US defense chief Mattis to visit China amid Korea talks

US Secretary of Defense James Mattis wants to “take measure” of China’s strategic ambitions after it positioned weaponry on disputed islets in the South China Sea. (AFP)
Updated 25 June 2018
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US defense chief Mattis to visit China amid Korea talks

EIELSON AIR FORCE BASE: US Secretary of Defense James Mattis will make his first visit to China this week amid rising tensions between the two countries but also a deep need for Beijing’s support in nuclear talks with North Korea.
Mattis told reporters Sunday he wants to “take measure” of China’s strategic ambitions after it positioned weaponry on disputed islets in the South China Sea and is seeking to project its military power deep into the Pacific.
But in a four-day trip that will also include South Korea and Japan, the Pentagon chief also hopes to confirm China’s commitment to pressuring North Korea to give up its nuclear weapons, after historic talks between President Donald Trump and Kim Jong Un in Singapore.
The United States, China, Japan and South Korea “have a common goal: the complete, irreversible and verifiable denuclearization of the Korean peninsula,” Mattis said.
In Beijing From Tuesday to Thursday, Mattis will meet with senior Chinese defense officials.
Then he will travel to Seoul for talks with his South Korean counterpart Song Young-moo, followed by a stop Friday in Japan to see defense chief Itsunori Onodera.
Those meetings are aimed at reassuring both allies that Washington’s regional defense commitment remains unchanged after Trump unexpectedly announced on June 12 that the US would suspend a major joint military exercise in South Korea following his meeting with Kim.
The visit to China comes amid bilateral strains that cross multiple sectors. The Trump administration is challenging China on trade, theft of industrial secrets, and cyberthreats.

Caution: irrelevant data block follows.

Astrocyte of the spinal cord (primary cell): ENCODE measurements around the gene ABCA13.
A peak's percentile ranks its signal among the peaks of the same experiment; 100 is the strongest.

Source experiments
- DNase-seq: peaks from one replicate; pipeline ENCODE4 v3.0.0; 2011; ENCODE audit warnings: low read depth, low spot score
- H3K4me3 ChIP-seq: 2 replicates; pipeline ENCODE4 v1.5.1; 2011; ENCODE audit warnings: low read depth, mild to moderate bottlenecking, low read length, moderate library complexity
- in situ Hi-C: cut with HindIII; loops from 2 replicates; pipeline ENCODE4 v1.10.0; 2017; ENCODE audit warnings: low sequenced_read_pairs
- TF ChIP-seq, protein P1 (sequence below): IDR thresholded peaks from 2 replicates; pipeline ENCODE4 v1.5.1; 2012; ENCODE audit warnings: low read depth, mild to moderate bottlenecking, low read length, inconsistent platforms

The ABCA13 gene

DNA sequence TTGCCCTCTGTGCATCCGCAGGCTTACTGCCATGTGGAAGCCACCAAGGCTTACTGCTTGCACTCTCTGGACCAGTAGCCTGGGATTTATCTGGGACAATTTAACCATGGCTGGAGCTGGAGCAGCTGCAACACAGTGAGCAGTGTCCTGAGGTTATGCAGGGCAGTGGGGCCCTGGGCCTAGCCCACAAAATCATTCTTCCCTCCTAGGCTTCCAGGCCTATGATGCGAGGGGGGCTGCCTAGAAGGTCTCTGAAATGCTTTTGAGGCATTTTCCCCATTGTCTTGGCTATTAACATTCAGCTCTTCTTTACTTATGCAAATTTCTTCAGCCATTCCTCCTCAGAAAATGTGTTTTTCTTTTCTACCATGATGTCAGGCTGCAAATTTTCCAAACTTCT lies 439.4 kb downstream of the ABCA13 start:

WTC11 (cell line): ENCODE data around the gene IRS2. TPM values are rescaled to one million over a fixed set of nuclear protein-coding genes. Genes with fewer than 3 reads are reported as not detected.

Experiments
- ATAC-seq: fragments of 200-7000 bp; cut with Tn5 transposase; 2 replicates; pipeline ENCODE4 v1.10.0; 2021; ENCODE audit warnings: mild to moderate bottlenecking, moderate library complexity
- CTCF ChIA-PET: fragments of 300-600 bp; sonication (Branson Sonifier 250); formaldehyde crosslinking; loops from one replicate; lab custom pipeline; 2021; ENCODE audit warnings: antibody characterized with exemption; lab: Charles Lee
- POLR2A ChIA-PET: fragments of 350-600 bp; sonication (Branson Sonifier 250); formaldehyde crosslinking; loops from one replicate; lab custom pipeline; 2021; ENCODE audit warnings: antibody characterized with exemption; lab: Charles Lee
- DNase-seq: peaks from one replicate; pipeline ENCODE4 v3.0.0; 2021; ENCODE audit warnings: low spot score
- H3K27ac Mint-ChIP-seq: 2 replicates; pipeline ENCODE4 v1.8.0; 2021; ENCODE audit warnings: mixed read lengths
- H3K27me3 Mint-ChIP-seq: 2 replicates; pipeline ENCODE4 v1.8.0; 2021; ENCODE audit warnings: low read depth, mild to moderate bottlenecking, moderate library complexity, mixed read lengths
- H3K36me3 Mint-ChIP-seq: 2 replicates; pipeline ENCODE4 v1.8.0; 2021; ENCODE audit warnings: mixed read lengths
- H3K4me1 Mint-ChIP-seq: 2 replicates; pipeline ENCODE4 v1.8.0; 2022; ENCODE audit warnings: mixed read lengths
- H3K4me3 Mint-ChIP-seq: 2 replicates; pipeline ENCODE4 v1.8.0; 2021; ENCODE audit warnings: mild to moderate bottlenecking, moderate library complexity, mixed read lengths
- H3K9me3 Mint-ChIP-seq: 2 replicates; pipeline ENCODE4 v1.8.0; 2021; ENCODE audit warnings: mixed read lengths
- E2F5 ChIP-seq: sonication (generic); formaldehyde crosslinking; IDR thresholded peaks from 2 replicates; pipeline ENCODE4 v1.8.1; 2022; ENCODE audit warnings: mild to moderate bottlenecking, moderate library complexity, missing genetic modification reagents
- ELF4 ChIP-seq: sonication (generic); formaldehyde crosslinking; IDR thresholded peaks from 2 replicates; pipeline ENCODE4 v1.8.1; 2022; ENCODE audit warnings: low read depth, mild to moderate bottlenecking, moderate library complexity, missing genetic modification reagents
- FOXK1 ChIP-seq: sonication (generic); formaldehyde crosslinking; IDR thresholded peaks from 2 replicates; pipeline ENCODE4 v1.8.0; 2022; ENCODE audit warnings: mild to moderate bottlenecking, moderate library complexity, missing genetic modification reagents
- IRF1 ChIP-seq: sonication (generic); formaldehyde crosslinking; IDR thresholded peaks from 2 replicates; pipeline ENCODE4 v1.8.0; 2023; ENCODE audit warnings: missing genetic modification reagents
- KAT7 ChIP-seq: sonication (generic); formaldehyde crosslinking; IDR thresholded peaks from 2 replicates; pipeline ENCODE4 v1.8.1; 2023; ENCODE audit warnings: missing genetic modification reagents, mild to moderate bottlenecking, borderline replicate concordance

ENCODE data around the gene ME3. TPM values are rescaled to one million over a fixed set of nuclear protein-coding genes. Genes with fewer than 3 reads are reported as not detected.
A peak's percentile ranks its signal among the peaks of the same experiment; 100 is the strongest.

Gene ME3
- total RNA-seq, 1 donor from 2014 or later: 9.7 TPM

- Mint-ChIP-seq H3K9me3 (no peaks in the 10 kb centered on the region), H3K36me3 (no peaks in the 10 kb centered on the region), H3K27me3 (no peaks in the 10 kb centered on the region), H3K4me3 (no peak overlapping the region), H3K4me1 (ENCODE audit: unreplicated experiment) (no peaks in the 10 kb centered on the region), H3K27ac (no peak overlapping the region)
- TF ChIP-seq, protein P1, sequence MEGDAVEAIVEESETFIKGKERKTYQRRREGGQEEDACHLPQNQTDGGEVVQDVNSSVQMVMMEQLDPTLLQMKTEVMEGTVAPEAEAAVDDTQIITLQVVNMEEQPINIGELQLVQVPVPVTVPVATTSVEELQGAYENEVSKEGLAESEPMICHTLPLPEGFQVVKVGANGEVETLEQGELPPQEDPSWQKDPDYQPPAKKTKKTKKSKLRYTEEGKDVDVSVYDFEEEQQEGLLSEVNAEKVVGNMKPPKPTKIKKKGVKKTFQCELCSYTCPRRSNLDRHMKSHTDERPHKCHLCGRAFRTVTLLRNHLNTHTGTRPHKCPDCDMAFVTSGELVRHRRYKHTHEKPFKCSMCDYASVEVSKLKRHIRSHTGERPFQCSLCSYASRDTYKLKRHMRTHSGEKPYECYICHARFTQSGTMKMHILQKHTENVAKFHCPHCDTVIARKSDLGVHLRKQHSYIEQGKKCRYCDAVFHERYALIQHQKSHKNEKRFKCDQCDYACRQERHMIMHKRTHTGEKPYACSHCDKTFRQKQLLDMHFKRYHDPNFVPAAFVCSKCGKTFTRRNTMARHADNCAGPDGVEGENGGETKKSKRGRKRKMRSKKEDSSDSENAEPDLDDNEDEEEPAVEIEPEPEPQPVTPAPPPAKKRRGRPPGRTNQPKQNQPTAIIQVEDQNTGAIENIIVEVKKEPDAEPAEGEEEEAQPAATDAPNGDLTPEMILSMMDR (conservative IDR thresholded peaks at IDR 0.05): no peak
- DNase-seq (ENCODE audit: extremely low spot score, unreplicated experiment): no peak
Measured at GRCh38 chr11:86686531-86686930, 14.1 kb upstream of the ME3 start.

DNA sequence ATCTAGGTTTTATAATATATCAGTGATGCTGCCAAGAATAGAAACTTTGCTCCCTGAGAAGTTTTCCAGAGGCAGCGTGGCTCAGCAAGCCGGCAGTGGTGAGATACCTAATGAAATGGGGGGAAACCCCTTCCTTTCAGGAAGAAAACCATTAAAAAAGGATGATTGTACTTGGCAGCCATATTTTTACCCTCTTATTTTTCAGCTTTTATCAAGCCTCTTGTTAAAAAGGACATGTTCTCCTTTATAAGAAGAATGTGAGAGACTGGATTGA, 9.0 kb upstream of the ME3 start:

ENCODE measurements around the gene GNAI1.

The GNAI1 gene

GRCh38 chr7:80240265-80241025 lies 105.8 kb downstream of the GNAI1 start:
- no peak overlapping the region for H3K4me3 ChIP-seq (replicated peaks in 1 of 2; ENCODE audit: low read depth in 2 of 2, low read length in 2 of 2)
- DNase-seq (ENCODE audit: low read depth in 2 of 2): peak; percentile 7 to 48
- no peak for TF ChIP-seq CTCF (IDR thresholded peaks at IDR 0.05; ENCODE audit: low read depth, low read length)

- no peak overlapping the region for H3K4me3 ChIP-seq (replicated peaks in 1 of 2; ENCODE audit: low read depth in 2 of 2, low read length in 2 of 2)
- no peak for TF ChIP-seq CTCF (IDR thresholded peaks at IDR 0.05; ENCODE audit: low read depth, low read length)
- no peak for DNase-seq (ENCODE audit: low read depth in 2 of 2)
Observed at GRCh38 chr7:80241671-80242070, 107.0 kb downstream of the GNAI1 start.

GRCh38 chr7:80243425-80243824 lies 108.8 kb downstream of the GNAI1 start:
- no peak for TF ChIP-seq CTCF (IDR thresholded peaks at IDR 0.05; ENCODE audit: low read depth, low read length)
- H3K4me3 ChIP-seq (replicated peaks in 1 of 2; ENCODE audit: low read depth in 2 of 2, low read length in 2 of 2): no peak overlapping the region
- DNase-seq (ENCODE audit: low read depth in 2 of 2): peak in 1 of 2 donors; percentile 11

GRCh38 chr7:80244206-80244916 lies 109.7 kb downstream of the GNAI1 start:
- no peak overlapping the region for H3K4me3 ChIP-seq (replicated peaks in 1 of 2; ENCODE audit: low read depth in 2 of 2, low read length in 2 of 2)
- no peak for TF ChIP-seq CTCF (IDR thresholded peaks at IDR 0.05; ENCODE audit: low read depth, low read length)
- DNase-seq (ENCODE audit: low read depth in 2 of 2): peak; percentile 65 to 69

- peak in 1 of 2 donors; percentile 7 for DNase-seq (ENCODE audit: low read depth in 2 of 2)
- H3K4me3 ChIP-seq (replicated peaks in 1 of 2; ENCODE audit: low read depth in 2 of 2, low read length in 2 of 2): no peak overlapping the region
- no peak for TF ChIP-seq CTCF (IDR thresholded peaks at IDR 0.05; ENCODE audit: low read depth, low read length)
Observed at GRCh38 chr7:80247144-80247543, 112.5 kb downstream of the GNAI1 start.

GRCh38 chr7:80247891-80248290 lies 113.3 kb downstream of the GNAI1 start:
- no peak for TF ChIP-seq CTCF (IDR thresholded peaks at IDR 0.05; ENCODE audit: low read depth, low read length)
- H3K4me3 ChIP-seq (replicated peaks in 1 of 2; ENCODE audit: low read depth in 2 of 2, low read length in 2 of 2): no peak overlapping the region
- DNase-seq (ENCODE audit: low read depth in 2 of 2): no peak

In the defense sector, China’s decision to position military hardware in built-up atolls in the South China Sea has sparked new security concerns throughout Southeast Asia.
Signaling Washington’s displeasure, in May the Pentagon disinvited China from the 2018 Rim of the Pacific Exercise, in which some two dozen navies train together for mostly civilian missions.
Weeks later at the Shangri-la Dialogue security conference in Singapore, Mattis slammed China for showing contempt of other nations’ interests in the South China Sea.
“Despite China’s claims to the contrary, the placement of these weapon systems is tied directly to military use for the purposes of intimidation and coercion,” Mattis said.
The Chinese, who say the weaponry is only defensive in nature, retorted that Mattis had made “irresponsible comments” that “cannot be accepted.”
Mattis has visited Asia seven times in his 17 months since becoming defense secretary, but not China. He has yet to meet the new Chinese defense minister, Wei Fenghe.
He said the talks in Beijing seek to scope out China’s long-term strategic intentions and determine possible areas of military-to-military cooperation.
He declined to characterize the relationship, saying that could “poison the well” before he meets his counterparts.
“I’m going there to get what I consider to be straight from them what they see for a strategic relationship,” he said. “I’m going there to have a conversation.”
But speaking separately a senior Pentagon official called the United States and China “strategic competitors” and suggested that Washington needs to keep up the pressure over the South China Sea buildup.
The Rimpac disinvite could be “just a first step,” the official said.
Chinese defense ministry spokesman Ren Guoqiang said Mattis was visiting Beijing at Wei’s invitation.
“It is in the common interests of both China and the United States to develop a healthy and stable bilateral military relationship,” Ren said in a statement.
Beijing “hopes that the United States and China will walk toward each other and work together to make the bilateral military relationship an important stabilizing factor in the relationship between the two countries.”
Mattis will also be adding his voice to North Korea talks, urging China to hold firm on commercial pressure on Pyongyang.
He said he has had daily discussions on the talks with the lead US negotiator, Secretary of State Mike Pompeo.